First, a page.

Public response to an anthrax attack: a multiethnic perspective.
Biosecur Bioterror. 2012 Dec;10(4):401-11
Authors: Steelfisher GK, Blendon RJ, Brulé AS, Ben-Porath EN, Ross LJ, Atkins BM
The 2001 anthrax attacks emphasized the need to develop outreach that would more effectively support racial/ethnic minority populations during a bioterrorism incident. Given the importance of antibiotic prophylaxis in a future anthrax attack, it should be a priority to better support racial/ethnic minorities in mass dispensing programs. To examine the needs and perspectives of racial/ethnic minorities, this study used a nationally representative poll of 1,852 adults, including 1,240 whites, 261 African Americans, and 282 Hispanics. The poll examined public reactions to a ''worst-case scenario'' in which cases of inhalation anthrax are discovered without an identified source and the entire population of a city or town is asked to receive antibiotic prophylaxis within 48 hours. Findings suggest willingness across all racial/ethnic groups to comply with recommendations to seek prophylaxis at dispensing sites. However, findings also indicate possible barriers for racial/ethnic minorities, including greater concern about pill safety and multiple attacks as well as lesser knowledge about inhalation anthrax. Across all racial/ethnic groups, roughly half would prefer to receive antibiotics at mass dispensing sites rather than through the US Postal Service. People in racial/ethnic minority groups were more likely to say this preference stems from a desire to speak with staff or to exchange medication formulation or type. Findings suggest the need for tailored outreach to racial/ethnic minorities through, for example, emphasis on key messages and enhanced understandability in communications, increased staff for answering questions in relevant dispensing sites, and long-term trust building with racial/ethnic minority communities.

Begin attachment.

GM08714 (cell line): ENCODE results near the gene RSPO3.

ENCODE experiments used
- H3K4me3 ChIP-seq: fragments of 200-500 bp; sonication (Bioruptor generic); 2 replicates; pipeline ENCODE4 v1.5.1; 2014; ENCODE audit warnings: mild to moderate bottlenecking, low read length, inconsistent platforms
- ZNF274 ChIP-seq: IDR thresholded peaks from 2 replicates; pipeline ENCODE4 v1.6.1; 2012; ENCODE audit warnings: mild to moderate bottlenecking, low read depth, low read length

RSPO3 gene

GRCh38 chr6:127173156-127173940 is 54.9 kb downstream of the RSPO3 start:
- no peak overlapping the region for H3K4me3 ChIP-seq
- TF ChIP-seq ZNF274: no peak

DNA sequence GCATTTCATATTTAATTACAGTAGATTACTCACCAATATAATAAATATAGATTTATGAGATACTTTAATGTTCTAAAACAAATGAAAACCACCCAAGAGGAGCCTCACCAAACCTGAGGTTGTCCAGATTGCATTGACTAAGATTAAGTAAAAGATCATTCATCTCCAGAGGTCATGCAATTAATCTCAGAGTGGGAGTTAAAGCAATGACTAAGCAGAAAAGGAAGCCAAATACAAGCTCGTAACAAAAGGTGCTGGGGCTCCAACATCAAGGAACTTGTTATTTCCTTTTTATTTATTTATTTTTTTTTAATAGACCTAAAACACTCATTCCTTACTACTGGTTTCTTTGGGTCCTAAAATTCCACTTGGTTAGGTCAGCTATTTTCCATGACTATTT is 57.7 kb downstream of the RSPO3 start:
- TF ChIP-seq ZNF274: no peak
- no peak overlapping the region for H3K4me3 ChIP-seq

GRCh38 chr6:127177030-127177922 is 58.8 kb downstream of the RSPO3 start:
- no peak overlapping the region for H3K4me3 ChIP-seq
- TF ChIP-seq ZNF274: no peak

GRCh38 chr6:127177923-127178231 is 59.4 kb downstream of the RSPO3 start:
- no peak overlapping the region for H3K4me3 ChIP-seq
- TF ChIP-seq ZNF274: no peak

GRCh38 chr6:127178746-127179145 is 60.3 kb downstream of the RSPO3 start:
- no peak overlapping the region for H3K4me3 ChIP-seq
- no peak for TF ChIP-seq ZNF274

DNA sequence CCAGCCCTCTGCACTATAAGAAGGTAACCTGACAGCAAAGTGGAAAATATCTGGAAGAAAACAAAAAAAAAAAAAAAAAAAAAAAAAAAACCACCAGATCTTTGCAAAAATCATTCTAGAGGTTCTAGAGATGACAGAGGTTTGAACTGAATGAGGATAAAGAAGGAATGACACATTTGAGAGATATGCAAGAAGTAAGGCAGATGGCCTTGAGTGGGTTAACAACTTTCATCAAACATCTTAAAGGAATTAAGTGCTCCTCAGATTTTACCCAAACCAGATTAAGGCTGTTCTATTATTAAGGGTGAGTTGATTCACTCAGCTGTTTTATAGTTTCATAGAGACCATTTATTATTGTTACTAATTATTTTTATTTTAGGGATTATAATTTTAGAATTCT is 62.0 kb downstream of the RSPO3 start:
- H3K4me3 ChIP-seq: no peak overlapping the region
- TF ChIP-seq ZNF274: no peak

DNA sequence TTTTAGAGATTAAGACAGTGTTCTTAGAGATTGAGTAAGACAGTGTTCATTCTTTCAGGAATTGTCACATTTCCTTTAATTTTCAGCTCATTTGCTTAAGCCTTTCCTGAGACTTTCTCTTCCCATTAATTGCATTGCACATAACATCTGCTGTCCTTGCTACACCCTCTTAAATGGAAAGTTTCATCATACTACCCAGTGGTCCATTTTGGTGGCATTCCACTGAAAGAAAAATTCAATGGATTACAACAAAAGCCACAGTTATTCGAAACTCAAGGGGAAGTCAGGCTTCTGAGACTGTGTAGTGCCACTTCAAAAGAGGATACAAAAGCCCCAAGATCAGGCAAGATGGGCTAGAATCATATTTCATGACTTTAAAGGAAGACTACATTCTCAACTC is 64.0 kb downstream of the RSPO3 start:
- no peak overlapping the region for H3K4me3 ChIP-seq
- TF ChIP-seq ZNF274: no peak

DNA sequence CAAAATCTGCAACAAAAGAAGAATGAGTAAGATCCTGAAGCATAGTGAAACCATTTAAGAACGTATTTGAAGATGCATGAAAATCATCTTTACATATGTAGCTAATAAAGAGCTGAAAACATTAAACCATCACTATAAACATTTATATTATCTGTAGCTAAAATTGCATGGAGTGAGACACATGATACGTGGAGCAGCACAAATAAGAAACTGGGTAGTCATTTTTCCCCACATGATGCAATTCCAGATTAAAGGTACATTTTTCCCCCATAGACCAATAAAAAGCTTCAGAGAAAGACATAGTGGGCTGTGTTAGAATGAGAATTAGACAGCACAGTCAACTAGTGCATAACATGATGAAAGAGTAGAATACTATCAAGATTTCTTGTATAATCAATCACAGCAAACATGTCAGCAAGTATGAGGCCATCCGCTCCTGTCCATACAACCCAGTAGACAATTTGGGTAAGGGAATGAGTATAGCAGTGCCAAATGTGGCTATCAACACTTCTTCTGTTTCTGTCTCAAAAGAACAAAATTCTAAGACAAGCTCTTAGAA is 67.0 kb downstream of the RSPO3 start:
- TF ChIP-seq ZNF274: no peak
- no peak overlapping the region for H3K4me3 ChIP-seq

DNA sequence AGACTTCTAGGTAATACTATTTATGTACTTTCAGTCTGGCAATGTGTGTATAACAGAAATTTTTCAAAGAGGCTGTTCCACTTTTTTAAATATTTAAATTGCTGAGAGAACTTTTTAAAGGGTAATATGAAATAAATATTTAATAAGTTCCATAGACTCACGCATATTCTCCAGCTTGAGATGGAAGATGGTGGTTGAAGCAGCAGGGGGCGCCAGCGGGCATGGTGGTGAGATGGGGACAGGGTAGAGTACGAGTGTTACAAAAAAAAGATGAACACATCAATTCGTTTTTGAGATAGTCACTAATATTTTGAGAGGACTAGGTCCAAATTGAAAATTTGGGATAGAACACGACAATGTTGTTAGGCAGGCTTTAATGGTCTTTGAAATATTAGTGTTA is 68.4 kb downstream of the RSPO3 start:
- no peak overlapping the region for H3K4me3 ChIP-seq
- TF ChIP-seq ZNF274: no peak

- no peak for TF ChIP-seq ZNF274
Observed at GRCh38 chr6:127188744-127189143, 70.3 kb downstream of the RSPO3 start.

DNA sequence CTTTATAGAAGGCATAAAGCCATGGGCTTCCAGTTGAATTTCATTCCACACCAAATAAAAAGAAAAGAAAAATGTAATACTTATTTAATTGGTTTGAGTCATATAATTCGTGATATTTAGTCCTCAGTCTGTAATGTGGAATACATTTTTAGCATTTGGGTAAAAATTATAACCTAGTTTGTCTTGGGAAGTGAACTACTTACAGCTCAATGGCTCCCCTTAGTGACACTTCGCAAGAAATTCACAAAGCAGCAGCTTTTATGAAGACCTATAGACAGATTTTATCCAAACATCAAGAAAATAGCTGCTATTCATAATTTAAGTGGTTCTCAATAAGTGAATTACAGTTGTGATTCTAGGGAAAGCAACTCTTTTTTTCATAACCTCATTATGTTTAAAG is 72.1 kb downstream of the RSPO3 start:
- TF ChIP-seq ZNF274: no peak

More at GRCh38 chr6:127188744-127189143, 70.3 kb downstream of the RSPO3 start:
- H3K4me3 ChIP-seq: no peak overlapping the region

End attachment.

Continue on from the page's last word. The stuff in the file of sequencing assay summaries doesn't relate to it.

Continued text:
PMID: 23244501 [PubMed - indexed for MEDLINE]